Title: The Tournament
Author: Matthew Reilly
Published: November 12th 2013
Publisher: Pan MacMillan Australia
Genres: Fiction, Historical, Adventure
Rating: 4 stars
The year is 1546.
Europe lives in fear of the powerful Islamic empire to the East. Under its charismatic Sultan, Suleiman the Magnificent, it is an empire on the rise. It has defeated Christian fleets. It has conquered Christian cities.
Then the Sultan sends out an invitation to every king in Europe: send forth your champion to compete in a tournament unlike any other.
We follow the English delegation, selected by King Henry VIII himself, to the glittering city of Constantinople, where the most amazing tournament ever staged will take place.
But when the stakes are this high, not everyone plays fair, and for our team of plucky English heroes, winning may not be the primary goal. As a series of barbaric murders take place, a more immediate goal might simply be staying alive…
In November of last year, I attended a local Dymocks Books event where Matthew Reilly was interviewed, promoting his new book, The Four Legendary Kingdoms. I was surprised by how enthralled I was by Matthew Reilly, as I had not read any of his books prior to the event and in general, the genres he tends to write for do not appeal to me. However, one audience member at this event asked Reilly about one his books written in 2011, The Tournament. This question related to whether Reilly was going to write a sequel to The Tournament. In answering this question, Reilly gave a great plug for his book. So very soon after meeting Matthew Reilly, I took the plunge and read my first ever Matthew Reilly book. The result? I enjoyed it immensely!
In the opening of The Tournament, the ageing Queen Elizabeth I is dying and she finds herself reflecting on a great event that shaped her life as a young queen to be, a world chess tournament. In 1546, Princess Elizabeth and her loyal tutor Roger Ascham, made the pilgrimage to Constantinople to attend this revered event.This was the world’s greatest tournament of its time, arranged by the powerful Sultan, Suleiman the Magnificent of the Ottoman Empire. The Sultan attracted some of the world’s best players to this prestigious event and pitted them against one another, such as Ivan the Terrible and Michelangelo. The Tournament is a book that uses a magnificent chess championship to highlight issues prevalent at the time, such as politics, philosophy, intrigue, spies, religion and culture.
I believe part of my enjoyment of The Tournament, came from the time period and the principle character. The main events of The Tournament are set in 1546 and follow Princess Elizabeth. It is no secret that I am fascinated by the tudor period and Elizabeth I is my favourite monarch. This novel offers a different take in the monarch, providing an alternative coming of age story. At the close of The Tournament, Reilly explains that the events he puts a young Princess Elizabeth through in the novel, although fictional, played an important role in the long term, shaping many of the decisions she made whilst on the throne.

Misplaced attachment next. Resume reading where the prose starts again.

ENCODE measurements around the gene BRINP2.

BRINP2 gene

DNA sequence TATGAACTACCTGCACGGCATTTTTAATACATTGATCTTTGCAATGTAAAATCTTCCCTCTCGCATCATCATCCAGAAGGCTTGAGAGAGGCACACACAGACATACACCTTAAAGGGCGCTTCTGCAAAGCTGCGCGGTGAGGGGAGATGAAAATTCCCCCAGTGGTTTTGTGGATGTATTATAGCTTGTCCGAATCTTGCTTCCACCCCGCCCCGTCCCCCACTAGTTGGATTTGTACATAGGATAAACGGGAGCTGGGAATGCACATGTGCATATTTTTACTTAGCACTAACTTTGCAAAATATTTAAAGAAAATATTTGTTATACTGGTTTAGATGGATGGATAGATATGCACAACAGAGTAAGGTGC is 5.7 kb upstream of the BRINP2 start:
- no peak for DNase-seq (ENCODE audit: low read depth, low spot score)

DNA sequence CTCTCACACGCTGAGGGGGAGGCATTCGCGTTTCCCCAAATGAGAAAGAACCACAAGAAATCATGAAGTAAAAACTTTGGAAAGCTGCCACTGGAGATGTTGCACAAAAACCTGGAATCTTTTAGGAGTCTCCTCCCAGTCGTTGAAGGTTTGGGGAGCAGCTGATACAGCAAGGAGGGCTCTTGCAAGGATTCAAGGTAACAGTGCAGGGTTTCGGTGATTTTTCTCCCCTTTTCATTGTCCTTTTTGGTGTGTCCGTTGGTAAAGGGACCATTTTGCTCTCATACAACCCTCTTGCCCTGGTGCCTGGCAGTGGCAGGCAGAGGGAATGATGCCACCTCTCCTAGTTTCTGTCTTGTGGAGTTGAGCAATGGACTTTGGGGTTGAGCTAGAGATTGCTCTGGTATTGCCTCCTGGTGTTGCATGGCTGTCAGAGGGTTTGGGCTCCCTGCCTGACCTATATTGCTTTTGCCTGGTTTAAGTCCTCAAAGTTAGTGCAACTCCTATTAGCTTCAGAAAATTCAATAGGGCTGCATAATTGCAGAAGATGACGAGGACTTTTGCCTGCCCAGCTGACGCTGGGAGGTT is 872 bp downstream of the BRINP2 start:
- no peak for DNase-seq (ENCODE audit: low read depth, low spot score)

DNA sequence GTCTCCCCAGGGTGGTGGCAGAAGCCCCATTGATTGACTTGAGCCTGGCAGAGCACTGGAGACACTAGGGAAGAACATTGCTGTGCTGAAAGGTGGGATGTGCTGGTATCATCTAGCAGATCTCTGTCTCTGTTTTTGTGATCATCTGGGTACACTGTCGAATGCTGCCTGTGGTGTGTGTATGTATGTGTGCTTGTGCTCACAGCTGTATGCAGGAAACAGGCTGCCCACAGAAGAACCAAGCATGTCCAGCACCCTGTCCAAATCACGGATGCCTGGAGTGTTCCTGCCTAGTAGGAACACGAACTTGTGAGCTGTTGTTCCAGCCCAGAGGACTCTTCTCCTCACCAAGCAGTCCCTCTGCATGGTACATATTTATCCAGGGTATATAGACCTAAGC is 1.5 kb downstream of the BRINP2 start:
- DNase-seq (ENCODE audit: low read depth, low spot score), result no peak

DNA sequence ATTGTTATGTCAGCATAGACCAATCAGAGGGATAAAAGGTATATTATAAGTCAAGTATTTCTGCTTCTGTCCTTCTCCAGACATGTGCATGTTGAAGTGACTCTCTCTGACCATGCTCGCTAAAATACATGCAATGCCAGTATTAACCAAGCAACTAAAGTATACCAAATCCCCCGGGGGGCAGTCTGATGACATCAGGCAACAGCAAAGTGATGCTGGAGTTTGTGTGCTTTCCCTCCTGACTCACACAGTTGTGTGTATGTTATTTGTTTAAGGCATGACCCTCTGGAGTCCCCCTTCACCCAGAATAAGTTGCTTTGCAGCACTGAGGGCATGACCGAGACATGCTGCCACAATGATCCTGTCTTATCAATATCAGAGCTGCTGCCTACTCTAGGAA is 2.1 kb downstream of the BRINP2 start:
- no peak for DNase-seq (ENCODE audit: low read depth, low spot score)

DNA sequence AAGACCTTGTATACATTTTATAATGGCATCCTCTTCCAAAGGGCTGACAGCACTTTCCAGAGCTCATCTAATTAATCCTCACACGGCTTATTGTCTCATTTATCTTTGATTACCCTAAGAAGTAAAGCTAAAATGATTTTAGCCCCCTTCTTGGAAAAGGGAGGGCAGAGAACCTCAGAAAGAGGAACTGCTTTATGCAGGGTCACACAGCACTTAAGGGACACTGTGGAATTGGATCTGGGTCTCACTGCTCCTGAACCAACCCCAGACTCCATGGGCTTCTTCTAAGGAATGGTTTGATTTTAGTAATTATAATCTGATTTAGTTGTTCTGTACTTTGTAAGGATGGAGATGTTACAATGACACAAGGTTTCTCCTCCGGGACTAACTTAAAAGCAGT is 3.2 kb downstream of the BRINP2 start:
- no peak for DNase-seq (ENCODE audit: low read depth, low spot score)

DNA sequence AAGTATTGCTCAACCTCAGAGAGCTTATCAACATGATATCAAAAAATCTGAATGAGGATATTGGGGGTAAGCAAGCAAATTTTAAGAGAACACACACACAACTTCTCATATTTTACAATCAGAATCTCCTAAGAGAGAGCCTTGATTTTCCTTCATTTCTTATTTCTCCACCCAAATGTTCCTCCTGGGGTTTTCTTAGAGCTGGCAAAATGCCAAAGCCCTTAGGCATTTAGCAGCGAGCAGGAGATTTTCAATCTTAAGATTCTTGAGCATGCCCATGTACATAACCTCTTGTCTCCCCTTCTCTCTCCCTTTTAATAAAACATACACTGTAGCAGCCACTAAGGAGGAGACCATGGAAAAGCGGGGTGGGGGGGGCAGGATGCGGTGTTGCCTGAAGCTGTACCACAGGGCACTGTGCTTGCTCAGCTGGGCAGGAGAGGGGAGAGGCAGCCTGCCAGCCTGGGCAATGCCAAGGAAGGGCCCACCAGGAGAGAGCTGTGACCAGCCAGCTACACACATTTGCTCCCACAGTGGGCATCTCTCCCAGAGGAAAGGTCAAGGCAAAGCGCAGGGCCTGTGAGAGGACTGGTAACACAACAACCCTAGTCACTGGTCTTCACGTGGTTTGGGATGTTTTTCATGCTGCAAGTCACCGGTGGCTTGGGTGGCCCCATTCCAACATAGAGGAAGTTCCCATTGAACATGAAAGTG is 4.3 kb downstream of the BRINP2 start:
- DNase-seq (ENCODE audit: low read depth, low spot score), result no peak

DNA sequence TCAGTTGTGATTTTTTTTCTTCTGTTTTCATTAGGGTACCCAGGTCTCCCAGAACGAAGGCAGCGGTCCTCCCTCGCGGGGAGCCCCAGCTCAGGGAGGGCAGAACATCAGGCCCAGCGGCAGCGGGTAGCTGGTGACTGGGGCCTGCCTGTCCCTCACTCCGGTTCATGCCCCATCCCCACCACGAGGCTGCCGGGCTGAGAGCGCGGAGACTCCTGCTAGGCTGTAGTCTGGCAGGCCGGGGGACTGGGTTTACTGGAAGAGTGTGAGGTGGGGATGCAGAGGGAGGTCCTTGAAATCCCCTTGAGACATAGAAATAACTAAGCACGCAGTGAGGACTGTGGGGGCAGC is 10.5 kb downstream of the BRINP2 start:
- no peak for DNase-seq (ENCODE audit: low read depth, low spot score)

Supporting Princess Elizabeth’s journey to the great chess event are a number of secondary characters. Roger Ascham, tutor to the princess, plays an important role in her life and in the events in the novel. Ascham becomes embroiled in a murder investigation at the chess event, looking into the mystery murder of a cardinal. He is a clever man and a compelling historical figure that I took great pleasure in reading more about his life. In addition, Princess Elizabeth is supported by a female character her friend Elsie, who plays a significant role in Elizabeth’s sexual awakening. It is for this reason that Reilly fans have been warned that these sections contain mature content. Roger and Princess Elizabeth also take with them England’s chess champion, Gilbert Giles. Although chess does not interest me at all, I found the sections involving the chess tournament very interesting.
Reilly works hard to build his setting. The stage for The Tournament is set very well, aided by Reilly’s blockbuster storytelling style. The inclusion of great figures of this era, such as Ivan the Terrible and Michelangelo,are fascinating additions to the narrative. The use of the murder mystery underpinning this famous event sets the tone for plenty of intrigue, which was a common occurrence in the royal and tudor courts of the time. My only difficulty with this book was the language. The phrasing used by the characters definitely requires a suspension of belief, as it didn’t quite fit the times, it seemed too modern, especially after I have read many books set in this period. However, the creative concept of this book was plenty enough for me to like this book.
The Tournament, my first Matthew Reilly novel, was a welcome read and one that I had fun reading from cover to cover. I really warmed to Reilly’s storytelling abilities and for this reason, I am prepared to read more from this talented Australian author, even though his books are outside my genre comfort zone!